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greatest promise for near-term hybrids. Because the DI engine works in concert with an HEV's electric motor, the engine can be smaller and turned off automatically when not needed, thus increasing mileage and reducing emissions. Vehicles with today's internal combustion engines are very clean - emitting an average of 95 percent less hydrocarbons, carbon monoxide and oxides of nitrogen than vehicles of the mid-1960s. Nonetheless, PNGV researchers are aiming for even lower emissions from next generation vehicles. Important progress has been demonstrated, and the challenges that remain are being addressed from a full systems perspective, with additional research and development in advanced fuel injection, electronic controls and sensors that optimize engine efficiency, advanced catalysts, advanced emissions traps, and fuels. Already-efficient DI engines can get better mileage when combustion is triggered by highly-compressing the air-fuel mixture so it self-ignites (i.e. compression-ignition), instead of using spark plugs (i.e. spark-ignition) at lower compression ratios. These compression-ignition, direct-injection (CIDI) engines become an especially attractive primary power source for HEVs when operated with either reformulated fuels (for example, low sulfur fuel now available in California) that help catalytic converters work better at cleaning up pollutants, or new fuels (for example, dimethyl ether or "Fischer Tropsch" synthetic fuels made from natural gas) that produce almost no particulates. Because the integration of DI engines and new fuels is an important element of the PNGV research portfolio, the Partnership will, in the coming months, be working to ensure an ongoing productive dialogue with the fuels industry to achieve the most workable and affordable solutions for the next generation transportation systems. FUEL CELLSOver the longer term, fuel cells could offer the auto industry near-zero emission vehicles with long range, good performance, and rapid refueling. Fuel cells generate electricity directly from a chemical reaction between hydrogen and oxygen, triggered by a catalyst. The required hydrogen can be either carried on the vehicle as a compressed gas, or extracted ("reformed") from a fuel, such as gasoline, methanol, ethanol or propane, carried on-board the vehicle. The electricity produced is used to power a traction motor that drives the wheels. Current research is focused on improving fuel cell size, lowering costs, and developing efficient, compact, and responsive on-board fuel reformers that would provide the needed hydrogen. LIGHTWEIGHT MATERIALSTomorrow's vehicles will contain a mix of aluminum, steel, plastic, magnesium and composites (typically a strong, lightweight material comprised of fibers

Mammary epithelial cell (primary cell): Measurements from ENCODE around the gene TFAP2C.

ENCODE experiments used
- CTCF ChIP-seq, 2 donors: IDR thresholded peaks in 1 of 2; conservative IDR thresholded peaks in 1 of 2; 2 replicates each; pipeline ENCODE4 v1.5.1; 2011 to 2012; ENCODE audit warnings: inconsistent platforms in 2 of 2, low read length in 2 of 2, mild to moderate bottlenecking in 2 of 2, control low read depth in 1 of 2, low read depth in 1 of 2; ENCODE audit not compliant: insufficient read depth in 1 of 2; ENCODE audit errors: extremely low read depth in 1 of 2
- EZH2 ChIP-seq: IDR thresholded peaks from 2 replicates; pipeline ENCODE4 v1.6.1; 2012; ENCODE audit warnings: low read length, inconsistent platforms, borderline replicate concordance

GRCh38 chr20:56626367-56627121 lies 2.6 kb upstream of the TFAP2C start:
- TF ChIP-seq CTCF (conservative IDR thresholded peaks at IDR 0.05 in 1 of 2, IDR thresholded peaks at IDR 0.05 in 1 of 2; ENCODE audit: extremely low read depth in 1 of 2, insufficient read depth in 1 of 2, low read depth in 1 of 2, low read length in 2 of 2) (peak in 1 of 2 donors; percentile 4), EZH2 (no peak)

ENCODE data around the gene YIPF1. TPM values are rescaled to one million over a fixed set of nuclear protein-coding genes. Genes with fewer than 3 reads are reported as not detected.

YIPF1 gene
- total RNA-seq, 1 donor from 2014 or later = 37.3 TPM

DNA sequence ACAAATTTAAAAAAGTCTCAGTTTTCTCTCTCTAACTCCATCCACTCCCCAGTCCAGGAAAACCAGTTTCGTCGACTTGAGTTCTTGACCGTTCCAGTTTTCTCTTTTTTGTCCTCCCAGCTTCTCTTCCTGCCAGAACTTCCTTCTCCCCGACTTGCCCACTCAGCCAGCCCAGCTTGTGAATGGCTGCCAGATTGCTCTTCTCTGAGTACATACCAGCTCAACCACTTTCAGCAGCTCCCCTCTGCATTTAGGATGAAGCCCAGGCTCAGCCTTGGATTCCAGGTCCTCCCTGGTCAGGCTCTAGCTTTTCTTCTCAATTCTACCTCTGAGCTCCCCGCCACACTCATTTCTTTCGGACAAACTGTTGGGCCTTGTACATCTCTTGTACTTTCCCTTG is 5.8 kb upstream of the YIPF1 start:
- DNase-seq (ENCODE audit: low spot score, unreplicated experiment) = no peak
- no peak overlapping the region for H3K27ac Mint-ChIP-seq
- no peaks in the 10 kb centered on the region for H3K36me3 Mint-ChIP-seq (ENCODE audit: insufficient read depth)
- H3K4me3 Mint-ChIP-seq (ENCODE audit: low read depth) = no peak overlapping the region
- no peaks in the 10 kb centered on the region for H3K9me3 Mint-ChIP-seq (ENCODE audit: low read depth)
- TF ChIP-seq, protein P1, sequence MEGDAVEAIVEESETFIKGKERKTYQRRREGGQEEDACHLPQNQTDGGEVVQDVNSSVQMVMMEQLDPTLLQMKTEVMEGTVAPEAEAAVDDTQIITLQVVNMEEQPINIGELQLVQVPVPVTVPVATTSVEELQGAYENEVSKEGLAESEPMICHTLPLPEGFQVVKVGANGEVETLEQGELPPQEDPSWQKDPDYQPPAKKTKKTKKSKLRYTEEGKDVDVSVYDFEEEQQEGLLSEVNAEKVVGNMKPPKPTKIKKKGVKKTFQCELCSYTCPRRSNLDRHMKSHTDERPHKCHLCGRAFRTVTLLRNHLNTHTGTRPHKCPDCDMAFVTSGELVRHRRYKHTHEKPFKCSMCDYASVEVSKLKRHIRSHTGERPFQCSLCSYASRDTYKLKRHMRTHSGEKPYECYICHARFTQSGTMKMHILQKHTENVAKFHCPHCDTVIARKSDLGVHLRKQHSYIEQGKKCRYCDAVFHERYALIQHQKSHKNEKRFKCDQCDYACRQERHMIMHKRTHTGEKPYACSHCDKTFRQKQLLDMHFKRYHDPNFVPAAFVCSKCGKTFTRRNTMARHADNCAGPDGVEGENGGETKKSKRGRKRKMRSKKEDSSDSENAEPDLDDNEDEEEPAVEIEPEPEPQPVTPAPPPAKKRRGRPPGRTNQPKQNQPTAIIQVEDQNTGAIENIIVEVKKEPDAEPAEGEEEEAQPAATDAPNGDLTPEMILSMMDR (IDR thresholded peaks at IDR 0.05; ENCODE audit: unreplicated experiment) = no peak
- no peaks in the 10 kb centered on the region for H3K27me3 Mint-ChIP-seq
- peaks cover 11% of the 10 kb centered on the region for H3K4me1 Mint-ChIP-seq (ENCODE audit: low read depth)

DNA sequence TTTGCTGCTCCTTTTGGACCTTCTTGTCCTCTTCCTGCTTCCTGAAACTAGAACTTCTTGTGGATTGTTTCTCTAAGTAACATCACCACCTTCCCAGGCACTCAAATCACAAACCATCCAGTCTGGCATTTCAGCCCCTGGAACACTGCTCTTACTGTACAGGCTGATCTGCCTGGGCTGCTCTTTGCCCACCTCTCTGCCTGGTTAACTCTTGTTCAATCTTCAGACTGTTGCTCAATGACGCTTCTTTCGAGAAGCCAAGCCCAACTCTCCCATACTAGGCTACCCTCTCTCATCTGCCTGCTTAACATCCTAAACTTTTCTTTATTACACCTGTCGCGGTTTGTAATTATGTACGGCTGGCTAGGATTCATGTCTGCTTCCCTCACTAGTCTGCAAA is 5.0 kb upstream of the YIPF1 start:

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in a binding matrix, such as fiberglass). To make these materials affordable and durable, research is intensifying on vehicle manufacturing methods, structural concepts, design analysis tools, sheet-manufacturing processes, improved material strength, and recyclability. Since 1975, the weight of a typical family sedan has dropped from 4,000 pounds to 3,300 pounds. To achieve the Partnership's up-to-80 mpg goal, researchers are working to reduce overall vehicle weight by yet another 40 percent to 2,000 pounds. To achieve this, researchers must reduce the mass of both the outer body and chassis by half, trim powertrain weight by 10 percent, and reduce the weight of interior components. PNGV'S AGGRESSIVE LONG-TERM GOALThe Partnership's long-term goal is the development of technologies for new generation, midsize family sedans that get up to 80 mpg; carry up to six passengers and 200 pounds of luggage; meet or exceed safety and emissions requirements; provide ample acceleration; are at least 80 percent recyclable; and provide range; comfort and utility similar to today's models. The Partnership expects American consumers will buy these vehicles only if they cost no more to own and operate than today's models. Because U.S. gasoline prices are among the lowest in the world, few consumers are willing to pay more for advanced technologies even if they provide greatly increased fuel economy. CONTINUING TECHNICAL ADVANCEMENTSWhile the new concepts recently unveiled in Detroit are impressive, significant additional technology breakthroughs and advancements will be required to achieve the ambitious PNGV goals. Chrysler, Ford and GM are all working on high-mileage concept vehicles to debut in 2000, to be followed by production prototypes in 2004. The government partners and their laboratories will continue to participate in high risk, cooperative research and development with the auto industry to advance critical enabling technologies for possible use in these vehicles. The research and commercial applications resulting from the ambitious PNGV timeframe are stepping stones to the next technological breakthroughs that could yield even greater benefits for the nation's energy security, environment, and economic well-being. For more information about the PNGV, call John Sargent, U.S. Department of Commerce, 202-482-6185; or Ron Beeber, USCAR, 248-223-9011. Also, check out two sites on the World Wide Web: www.uscar.org and www.ta.doc.gov/pngv.